1. Heather Worley

        Tom,Tony, and Willie, Thank you so much for your great answers on not just my post but all of our posts too. I truly mean all the kind words and warm wishes i send out to y’all. I really learned a lot from this question and answer session to better understand what to put into my own characters and creations.

  11. Tyler rich

    Hi guys! Big fan of all of your works. My question is; during the scene in mulan when mushu is feeding mulan in her tent. And mulans face is stuffed. Was that a nod to Mowgli’s face being stuffed from jungle book when king louie gives him 2 bananas? Every time I see that scene I always have Mowgli’s face pop into my head. Tom can you shed any light on this?

  12. Erica Bey

    Hi Tom and Tony Bancroft,

    Besides doing my own art I have recently started to dive into tutorials on different subjects to try improve my work and skill set. Would you say this is a good course of action to build upon skill sets so ultimately I can improve my portfolio before trying to apply for jobs in the field. Also do you guys plan on having another pro weekend?

    1. Tom Bancroft

      Tom here; Hey Erica. Yes, tutorials are a great way to learn new concepts and techniques. BUT- just like reading a great art book and learning what you can from it, the REAL learning comes from when you take those new concepts and try them yourself- pencil to paper! That’s why, at my online art instruction site, every single video based lesson starts with a pro lecturing on a given subject, doing demos on that subject, but ends with an assignment for you to take on those challenges yourself. For your second part of the question about “Proweekend”, its a good question. We were seriously worn out after the last Nashville Proweekend and are taking a break from those weekend live events for now. My partner were also feeling like we weren’t putting enough into the TBAPro site and creating the new lesson content there, so that’s where we are focusing right now. Some really exciting developments are coming soon at TBAPro!

  13. Tyler rich

    Hi guys, can you please tell me how you go about figuring out the timing in your animations. I’M finding it very hard to improve my sense of timing for my characters.

    1. Tom Bancroft

      Tom here; Timing is very tricky and ALMOST unteachable. I say that because its a bit of a “feeling” and a bit of a “in the eye of the beholder” kind of thing. Its practice and trying things that makes you gain that eye for it. And it is an EYE kind of thing. Because of Mushu’s quick actions and slower movements in a pose, I really got an eye for timing. Most of that just came from retiming actions over and over and in different ways. Mine and those of my other Mushu animators that I was supervising. You really need a good animation program (like DigiCel or TVPaint) where you can change the timing easily. It will make you try things on the cuff and often times, just changing a couple drawings to 1s instead of 2s gives an action that zip. I strongly believe in the power of 1 frame!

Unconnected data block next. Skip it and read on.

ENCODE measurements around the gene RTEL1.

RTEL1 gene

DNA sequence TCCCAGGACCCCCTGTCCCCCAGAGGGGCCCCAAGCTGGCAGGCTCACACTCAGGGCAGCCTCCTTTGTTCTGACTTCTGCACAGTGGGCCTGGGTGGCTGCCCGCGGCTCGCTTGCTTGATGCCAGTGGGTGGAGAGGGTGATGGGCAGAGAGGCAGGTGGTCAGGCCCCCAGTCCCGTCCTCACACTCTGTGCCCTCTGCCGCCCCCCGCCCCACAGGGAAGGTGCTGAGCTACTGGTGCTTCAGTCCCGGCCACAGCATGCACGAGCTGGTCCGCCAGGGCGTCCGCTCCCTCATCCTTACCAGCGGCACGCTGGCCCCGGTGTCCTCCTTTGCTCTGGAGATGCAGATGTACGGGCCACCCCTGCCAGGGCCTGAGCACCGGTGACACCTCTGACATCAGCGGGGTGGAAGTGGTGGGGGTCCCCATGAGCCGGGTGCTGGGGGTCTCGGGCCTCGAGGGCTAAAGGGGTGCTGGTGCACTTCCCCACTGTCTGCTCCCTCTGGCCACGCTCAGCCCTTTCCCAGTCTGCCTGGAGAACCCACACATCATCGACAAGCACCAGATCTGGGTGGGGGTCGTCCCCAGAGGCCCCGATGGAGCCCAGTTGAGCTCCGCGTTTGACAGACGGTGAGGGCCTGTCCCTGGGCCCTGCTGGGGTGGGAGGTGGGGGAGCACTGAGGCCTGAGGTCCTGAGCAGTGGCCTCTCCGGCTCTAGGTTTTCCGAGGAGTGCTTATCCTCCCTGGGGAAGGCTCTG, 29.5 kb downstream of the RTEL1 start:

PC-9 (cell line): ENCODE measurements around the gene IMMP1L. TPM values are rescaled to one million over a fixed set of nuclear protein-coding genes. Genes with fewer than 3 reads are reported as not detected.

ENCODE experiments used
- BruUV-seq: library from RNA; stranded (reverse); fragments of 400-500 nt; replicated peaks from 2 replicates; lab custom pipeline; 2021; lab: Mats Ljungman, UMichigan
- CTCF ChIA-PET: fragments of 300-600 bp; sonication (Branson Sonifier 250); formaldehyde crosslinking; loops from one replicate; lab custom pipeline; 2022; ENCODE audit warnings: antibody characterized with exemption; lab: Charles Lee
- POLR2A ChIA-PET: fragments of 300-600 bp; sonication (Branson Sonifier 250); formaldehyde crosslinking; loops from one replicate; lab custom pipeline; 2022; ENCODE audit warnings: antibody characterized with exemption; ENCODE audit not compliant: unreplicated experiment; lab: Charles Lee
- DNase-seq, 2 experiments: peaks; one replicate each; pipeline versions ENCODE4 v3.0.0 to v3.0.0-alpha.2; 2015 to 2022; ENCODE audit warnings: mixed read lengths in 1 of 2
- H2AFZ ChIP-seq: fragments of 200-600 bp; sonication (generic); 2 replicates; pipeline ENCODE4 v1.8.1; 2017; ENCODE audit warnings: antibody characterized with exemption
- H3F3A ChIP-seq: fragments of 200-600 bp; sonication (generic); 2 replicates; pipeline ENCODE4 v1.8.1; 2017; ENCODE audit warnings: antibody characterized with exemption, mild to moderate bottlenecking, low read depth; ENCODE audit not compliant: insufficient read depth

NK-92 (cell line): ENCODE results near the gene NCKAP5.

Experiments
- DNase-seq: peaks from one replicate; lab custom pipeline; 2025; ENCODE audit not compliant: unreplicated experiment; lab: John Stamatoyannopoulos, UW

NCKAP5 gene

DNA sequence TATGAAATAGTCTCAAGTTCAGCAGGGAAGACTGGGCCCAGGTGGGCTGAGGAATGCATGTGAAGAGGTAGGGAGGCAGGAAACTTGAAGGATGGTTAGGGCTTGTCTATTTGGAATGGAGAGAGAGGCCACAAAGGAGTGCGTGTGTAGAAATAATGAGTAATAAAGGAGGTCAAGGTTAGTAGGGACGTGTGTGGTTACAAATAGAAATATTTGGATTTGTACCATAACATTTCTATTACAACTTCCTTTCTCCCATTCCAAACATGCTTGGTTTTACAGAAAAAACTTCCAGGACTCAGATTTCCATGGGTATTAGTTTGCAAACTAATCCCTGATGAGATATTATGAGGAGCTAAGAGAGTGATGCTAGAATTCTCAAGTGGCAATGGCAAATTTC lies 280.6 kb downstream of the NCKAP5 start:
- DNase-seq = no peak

14. abkaniki

    First I would like to say you guys are an inspiration.
    My question is just to find out how easy or difficult its been to adapting to new technology in your line of work. This is considering animation has evolved tremendously I’d say even more than feature films.

    1. Tom Bancroft

      Tom here: Thanks for that abkaniki and for a good question. I’d say that Tony and I have simultaneously adapted and not adapted to technology as times have changed. I say that because when the big change from most animated films being traditionally animated (about 10 or so years back) to most being CG animated, many of us artists needed to make a choice on where we wanted to focus or “reinvent” ourselves. For me, and Tony to a lesser degree, that meant staying with what we loved: Drawing. So, we are both fairly abreast of the software and equipment that goes along with drawing as part of the animation process. Photoshop, scanners, Cintiq’s, even social networking are extremely useful for a person that draws character designs, 2D animation occasionally, storyboarding, etc. We did NOT make the move (except to dip my toes into it on a short CG production at Veggietales) into the CG world where the TECH involved and the learning curve is massive. We have been careful to make sure that our careers have revolved around using our strong suits (primarily drawing or directing animation) rather than moving just with technology because that’s what people talk about. Its still all about the skillz.

  15. Tyler rich

    Hi again guys, my new question is probably one a lot of young artists like myself are stressing about. And it’s that leap of faith. Whether it be moving to a studio area or accepting/applying to school. Or even taking a break from your job to chase after your dream. Do you guys have any advice? Did you have these moments?

    1. Tom Bancroft